As you know I really enjoy using the Origami Dripper. I have talked about it on this website including doing a review which you can read here. However, it is time to share my Origami methods. Now I have been sharing this method with some coffee enthusiasts behind the scenes. Specifically for people who have struggled to get a good tasting cup of coffee with the Origami.
If you jump from the V60 to using the Origami Dripper then it is really common for your first brews to taste underwhelming. The Origami has a much faster flow rate then the V60 due to the more open design and internal folded ribs. For me faster flow rate is great but if you use the same grind size and method from a V60 to the Origami then don’t expect the same results.
So I made a very simple method using the coned filter paper that can used by someone using the Origami Dripper for the first time. So let me share the method and I will give my comments on this method towards the end.
What you need
- Origami Dripper
- 1 coned filter paper
- 15 grams coffee (medium-fine to fine)
- 250 grams water (94c)
- Server/ Carafe
Firstly, you need to pre-rinse and pre-heat the filter paper, the Origami Dripper and the carafe. Around 200g of hot water (hotter the better) is a good amount for the Origami to be heated up. Once you have discarded the water then add 15 grams of medium fine to fine coffee into the dripper. You can create a divot in the coffee bed if you need too but you don’t have to something like a kubomi where the bed looks like a vortex.
Once your coffee bed is ready then with 94c hot water, pour 40g water for the bloom. Swirl the coffee bed by holding the top of the Origami Dripper. Then after 45 seconds, add 110g of water (up to 150g in total) within 20 seconds. Pour in a circular motion on the coffee bed or the surface. Again, swirl the dripper after pouring.
Add the rest of the 100g of water at 1 minute 20 seconds with the same pouring method as before. The pouring should be done within 20 seconds. Ensure you swirl the dripper after the pour and again after the 2 minute mark. This will knock the coffee ground off the side and ensure you have a flat bed for even extraction.
At 2 minute 30 seconds, take the dripper of the carafe. Swirly and enjoy.
Pre-rinse coned filter paper with 200g hot water.
Add 15g medium fine to fine coffee.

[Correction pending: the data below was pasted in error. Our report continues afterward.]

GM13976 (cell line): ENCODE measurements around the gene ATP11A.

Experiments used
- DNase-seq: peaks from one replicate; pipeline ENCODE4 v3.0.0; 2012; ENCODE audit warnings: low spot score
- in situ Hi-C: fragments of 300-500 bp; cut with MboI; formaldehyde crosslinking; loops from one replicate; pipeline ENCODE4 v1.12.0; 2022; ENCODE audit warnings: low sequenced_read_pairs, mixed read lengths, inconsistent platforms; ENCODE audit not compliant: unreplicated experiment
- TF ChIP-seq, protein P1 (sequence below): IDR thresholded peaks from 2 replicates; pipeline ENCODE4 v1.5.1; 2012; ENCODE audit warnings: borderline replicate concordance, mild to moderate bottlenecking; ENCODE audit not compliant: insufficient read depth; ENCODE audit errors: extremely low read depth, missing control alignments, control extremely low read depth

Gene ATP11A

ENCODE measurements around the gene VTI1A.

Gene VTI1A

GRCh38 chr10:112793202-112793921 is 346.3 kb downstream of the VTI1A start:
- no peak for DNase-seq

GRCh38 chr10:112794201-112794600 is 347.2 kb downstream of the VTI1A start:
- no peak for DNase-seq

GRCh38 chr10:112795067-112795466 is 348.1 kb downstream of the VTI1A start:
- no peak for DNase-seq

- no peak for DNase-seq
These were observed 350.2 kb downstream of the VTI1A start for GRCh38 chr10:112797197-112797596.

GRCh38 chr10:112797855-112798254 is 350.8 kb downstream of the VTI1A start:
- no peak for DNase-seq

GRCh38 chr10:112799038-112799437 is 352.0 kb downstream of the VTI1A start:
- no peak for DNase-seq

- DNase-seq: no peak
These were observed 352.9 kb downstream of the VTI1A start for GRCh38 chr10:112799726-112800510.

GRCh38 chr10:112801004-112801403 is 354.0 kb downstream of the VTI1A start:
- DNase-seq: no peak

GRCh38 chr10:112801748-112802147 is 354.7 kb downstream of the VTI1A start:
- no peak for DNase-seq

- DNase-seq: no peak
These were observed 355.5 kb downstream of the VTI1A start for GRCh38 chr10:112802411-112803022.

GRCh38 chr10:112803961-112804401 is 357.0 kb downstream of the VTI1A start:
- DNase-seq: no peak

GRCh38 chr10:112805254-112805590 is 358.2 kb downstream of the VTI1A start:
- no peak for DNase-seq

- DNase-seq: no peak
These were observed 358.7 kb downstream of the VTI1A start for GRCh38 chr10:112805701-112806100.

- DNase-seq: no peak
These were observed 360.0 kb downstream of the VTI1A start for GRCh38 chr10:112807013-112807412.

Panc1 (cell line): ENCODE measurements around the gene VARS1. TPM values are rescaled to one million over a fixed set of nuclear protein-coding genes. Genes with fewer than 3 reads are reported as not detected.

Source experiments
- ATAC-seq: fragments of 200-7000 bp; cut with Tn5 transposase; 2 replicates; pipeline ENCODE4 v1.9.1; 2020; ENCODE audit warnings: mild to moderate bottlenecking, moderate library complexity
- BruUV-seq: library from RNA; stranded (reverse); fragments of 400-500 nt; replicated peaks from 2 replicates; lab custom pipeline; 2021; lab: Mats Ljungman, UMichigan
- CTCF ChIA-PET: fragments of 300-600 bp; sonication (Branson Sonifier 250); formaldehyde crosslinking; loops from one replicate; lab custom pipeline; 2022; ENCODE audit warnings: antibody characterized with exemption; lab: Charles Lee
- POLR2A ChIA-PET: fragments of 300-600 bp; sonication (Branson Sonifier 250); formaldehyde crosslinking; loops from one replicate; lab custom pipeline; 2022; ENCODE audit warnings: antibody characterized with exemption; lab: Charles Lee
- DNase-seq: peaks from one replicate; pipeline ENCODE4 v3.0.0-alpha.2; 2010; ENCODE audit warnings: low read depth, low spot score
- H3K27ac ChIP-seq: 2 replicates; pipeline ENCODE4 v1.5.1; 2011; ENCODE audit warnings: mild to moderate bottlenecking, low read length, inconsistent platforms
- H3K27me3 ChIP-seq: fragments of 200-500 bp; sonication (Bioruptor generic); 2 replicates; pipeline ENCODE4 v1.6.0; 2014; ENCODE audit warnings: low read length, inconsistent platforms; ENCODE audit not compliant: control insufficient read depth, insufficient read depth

0.00 – 40g bloom – swirl the coffee bed
0.45 – Pour 110g
1.20 – Pour 100g
2.30 – Take brewer of the carafe
*Swirl the dripper after every pour
Tweak the method
This method is not some ‘ultimate’ method, in fact, it is a very basic method with room to change things. The most crucial point to this method is the grind size. This is also the hardest thing to communicate but this method allows you to go pretty fine for this type of ratio. So select a grind size that is between medium to fine on your your electric or manual grinder. This should be your starting point of grind size. Now depending on what type of coned filter you are using, then that will make you go slightly coarser or finer. If you use the Origami filter paper then you will definitely need to go finer as it will produce a very fast flow rate.
Another area you can make changes depending on your preference is the ratio and how long you brew for. 15 grams over 250g water is a pretty standard ratio but you can up the grams of coffee if you are struggling with the grind size. Sometimes it really depends on the coffee so don’t feel like you can’t adjust the ratio here. Now stopping the brew at 2 minute 30 seconds is my personal preference. You can brew for longer to get more strength, some times I brew for extra 10 seconds, depending on the coffee. Also, you can brew all the way. I don’t prefer to because the brew really slows down and last bits that filter out produces astringency.
Lastly your pouring technique just needs to be simple and basic. You can just do a circular pour around the centre throughout. If you use the slower V60 paper, then try to do a direct centre pour firmly for the last 50 grams. That gets the flow rate going for slower papers.
I really enjoy brewing a cups worth of coffee at a time. There is less risks to get things wrong and you produce something flavourful. This is what I wanted to get from this method. Coffee well extracted, with flavour, sweetness and clarity. You can try any types of produced coffee with this method. Whilst light roasts is prefferred for this recipe, you can use a medium roasts too but you may need to adjust the grind size.
The final thing to add is that the coned filter paper you use, can impact the final brew. The best filter paper for me is the original Hario papers. They may not be quicker then the Origami but the flow rate feels more even throughout the brew. The Origami papers are quick but I always find the overall taste is not as good. If you use the newer Hario papers then you might need to go coarser as the flow rate is slower. These papers produce clogging but this method allows you to negate that by stopping the brew earlier. If you want to know more about slow drawdown and clogging issues with coned filter then check out my post here where I provide tips and solutions.
But there you go my Origami method. I really do think this a great method to use and practice with when using the Origami Dripper the first time. Let me know what you think of this method once you have tried it.